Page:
TRIPOLI, March 3 (Reuters) - Libyan authorities accused al Qaeda on Thursday of trying to smuggle 37 million painkillers into the country to alter the minds of young people to join a revolt against Libyan leader Muammar Gaddafi.
Mahmoud Ali, who said he was the head of Libya’s anti-narcotics department, said authorities had intercepted shipments of Tramadol which had originated in Dubai and were purchased by a Libyan drug dealer with ties to al Qaeda.
Libyan officials showed journalists cartons of the drugs seized, including ones with images of King Cobra snakes.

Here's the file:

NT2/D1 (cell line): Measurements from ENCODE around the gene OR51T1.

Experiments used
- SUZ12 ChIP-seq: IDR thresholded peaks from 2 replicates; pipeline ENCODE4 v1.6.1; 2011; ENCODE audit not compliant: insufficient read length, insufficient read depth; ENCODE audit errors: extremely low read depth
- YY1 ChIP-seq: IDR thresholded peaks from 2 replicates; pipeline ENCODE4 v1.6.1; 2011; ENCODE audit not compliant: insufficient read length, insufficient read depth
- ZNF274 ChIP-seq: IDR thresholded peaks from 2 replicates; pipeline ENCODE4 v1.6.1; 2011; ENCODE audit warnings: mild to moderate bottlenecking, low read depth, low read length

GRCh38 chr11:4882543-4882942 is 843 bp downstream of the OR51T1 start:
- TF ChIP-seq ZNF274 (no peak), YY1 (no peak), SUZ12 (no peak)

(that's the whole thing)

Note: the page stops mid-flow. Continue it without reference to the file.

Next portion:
“The target was the distribution of the drugs among young people through drug traffickers,” Abdel Haqim Giniwa, another anti-narcotics official, told a news conference.
“Thanks to all the hard work of the security forces, this quantity of the drug was intercepted. It would have caused social and economic disorder.”
He said the drugs were hidden in containers that were identified for furniture, sports equipment and marble tiles.
Gaddafi has said protesters against his rule were brain-washed by al Qaeda and had their milk and Nescafe spiked with hallucinogenic drugs. (Reporting by Michael Georgy, editing by Myra MacDonald)